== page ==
Background: African Americans with hypertension have higher cardiovascular morbidity and mortality than hypertensives from other ethnic groups. Plasma D-dimer, a fragment generated from fibrin during lysis of mature clot in vivo, is a predictor of adverse cardiovascular events. Objective: We investigated whether plasma levels of D-dimer differ between African American (AA) and non-Hispanic white (NHW) adults with hypertension. Methods: Participants included 933 AA (65 ± 9 years, 72% women) and 821 NHW (61 ± 9 years, 56% women) from the community. D-dimer was measured using an immunoturbidimetric assay. Multivariable regression analyses, stratified by gender, were performed to assess whether AA ethnicity was associated with D-dimer levels after adjustment for age, body mass index (BMI), total and high-density lipoprotein (HDL) cholesterol, systolic blood pressure, diabetes, history of smoking, medication (statin and aspirin) use, lifestyle variables (physical activity, alcohol intake, and education), estimated glomerular filtration rate (eGFR), and a marker of inflammation, C-reactive protein (CRP). Results: D-dimer levels were higher in AA men and women than in their NHW counterparts (mean ± SD; men 256 ± 199 vs. 190 ± 183 ng mL-1, P < 0.001; women, 290 ± 233 vs. 225 ± 195 ng mL-1, P < 0.001). In both sexes, after adjustment for age, conventional risk factors, medication use, and lifestyle variables, AA ethnicity remained associated with higher D-dimer levels (P = 0.002 in men, P = 0.006 in women). These associations remained significant after additional adjustment for eGFR and plasma CRP (P = 0.003 in men, P < 0.0001 in women). Conclusions: Among adults with hypertension, AA ethnicity was independently associated with higher plasma levels of D-dimer.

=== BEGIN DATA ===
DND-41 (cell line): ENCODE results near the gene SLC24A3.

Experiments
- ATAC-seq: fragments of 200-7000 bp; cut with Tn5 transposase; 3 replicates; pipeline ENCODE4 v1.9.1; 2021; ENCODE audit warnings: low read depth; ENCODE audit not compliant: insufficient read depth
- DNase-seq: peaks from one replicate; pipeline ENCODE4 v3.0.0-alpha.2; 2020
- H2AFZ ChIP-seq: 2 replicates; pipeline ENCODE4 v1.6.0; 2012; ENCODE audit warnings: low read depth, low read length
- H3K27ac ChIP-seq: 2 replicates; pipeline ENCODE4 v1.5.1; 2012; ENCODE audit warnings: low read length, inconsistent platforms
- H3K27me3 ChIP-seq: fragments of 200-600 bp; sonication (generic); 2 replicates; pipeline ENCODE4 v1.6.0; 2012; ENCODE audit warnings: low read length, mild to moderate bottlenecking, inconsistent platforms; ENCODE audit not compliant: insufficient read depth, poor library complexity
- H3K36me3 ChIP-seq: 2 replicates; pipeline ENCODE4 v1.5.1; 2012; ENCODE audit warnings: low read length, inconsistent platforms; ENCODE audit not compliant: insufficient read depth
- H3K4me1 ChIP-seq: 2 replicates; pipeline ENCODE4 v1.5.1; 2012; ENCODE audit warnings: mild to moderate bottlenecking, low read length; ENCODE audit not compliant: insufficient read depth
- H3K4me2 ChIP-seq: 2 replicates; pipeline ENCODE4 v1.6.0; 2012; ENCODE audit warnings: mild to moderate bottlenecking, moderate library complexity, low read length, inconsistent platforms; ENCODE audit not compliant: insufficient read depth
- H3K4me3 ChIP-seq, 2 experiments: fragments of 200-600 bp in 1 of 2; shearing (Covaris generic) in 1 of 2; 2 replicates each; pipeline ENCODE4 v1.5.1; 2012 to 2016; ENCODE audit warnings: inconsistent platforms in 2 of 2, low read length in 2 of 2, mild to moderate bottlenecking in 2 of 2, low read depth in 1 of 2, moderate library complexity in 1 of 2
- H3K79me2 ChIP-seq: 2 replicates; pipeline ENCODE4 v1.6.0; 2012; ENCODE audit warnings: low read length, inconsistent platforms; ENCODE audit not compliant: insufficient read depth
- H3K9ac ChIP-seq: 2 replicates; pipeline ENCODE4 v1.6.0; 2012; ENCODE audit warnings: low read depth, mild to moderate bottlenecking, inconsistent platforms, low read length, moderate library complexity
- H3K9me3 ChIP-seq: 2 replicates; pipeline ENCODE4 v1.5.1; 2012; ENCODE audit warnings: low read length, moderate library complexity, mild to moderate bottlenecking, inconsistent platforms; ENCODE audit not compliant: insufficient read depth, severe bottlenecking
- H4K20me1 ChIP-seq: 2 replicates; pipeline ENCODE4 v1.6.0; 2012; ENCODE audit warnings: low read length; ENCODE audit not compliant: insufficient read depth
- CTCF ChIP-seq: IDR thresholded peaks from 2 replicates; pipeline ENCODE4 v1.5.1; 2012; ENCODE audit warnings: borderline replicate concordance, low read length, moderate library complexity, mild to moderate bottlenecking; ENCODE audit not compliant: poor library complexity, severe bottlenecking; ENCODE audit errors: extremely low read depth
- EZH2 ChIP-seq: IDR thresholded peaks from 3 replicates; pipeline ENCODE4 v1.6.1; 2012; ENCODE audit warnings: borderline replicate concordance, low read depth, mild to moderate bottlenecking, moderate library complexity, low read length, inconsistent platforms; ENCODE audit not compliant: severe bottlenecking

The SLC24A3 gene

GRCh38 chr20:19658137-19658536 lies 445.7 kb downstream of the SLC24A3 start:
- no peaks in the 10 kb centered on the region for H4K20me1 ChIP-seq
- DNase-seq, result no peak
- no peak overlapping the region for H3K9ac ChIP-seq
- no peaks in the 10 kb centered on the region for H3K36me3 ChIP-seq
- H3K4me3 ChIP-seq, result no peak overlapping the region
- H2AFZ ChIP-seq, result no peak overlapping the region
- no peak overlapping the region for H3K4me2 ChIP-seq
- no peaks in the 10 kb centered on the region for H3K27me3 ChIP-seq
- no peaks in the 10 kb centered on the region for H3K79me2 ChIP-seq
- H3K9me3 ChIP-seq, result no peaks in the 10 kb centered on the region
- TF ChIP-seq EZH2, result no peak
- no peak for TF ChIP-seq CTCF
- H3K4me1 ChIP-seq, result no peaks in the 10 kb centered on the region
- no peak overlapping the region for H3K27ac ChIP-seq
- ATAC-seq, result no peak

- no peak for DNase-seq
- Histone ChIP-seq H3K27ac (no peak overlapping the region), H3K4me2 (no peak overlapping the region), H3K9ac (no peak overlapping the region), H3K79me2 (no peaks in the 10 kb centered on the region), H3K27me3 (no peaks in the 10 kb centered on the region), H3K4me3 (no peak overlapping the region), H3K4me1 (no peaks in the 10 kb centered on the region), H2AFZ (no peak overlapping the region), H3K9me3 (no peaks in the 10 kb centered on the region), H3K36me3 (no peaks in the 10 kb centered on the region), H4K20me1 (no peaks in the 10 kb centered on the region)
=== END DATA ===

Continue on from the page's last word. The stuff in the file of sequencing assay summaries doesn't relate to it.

- Risk factors
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